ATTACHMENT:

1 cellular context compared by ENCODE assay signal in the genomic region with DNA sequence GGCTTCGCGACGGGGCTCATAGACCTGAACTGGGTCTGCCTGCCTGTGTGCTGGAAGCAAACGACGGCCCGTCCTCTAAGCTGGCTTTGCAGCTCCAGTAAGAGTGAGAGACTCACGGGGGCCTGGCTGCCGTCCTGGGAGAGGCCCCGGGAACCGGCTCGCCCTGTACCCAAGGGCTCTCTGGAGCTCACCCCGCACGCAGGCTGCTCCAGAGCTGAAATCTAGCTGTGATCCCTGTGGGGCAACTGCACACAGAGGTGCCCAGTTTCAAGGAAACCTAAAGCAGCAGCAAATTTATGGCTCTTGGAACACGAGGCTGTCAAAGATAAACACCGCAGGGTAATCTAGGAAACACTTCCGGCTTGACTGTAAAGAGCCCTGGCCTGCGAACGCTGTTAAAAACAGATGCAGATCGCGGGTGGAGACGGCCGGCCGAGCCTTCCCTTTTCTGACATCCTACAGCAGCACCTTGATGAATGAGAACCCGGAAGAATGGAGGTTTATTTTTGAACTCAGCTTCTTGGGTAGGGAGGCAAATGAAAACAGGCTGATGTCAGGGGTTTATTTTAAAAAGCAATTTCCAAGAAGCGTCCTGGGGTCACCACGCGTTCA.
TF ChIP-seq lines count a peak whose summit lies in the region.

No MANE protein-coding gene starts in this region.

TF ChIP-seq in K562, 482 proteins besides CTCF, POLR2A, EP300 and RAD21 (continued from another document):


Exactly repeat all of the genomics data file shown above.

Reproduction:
1 cellular context compared by ENCODE assay signal in the genomic region with DNA sequence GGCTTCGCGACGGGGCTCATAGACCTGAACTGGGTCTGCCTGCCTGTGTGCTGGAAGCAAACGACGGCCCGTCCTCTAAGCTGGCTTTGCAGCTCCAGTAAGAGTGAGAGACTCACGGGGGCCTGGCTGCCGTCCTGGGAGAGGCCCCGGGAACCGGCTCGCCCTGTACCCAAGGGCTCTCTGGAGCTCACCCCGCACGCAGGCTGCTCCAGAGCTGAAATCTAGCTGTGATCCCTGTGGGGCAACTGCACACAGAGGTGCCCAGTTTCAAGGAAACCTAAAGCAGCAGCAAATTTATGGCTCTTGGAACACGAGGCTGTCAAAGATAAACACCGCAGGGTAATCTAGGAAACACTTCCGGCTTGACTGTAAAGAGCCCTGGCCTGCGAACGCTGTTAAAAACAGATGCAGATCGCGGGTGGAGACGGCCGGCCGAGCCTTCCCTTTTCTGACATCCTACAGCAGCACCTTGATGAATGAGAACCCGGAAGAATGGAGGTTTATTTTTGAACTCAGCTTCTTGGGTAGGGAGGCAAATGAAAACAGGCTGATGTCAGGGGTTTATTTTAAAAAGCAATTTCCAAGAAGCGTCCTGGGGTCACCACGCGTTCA.
TF ChIP-seq lines count a peak whose summit lies in the region.

No MANE protein-coding gene starts in this region.

TF ChIP-seq in K562, 482 proteins besides CTCF, POLR2A, EP300 and RAD21 (continued from another document):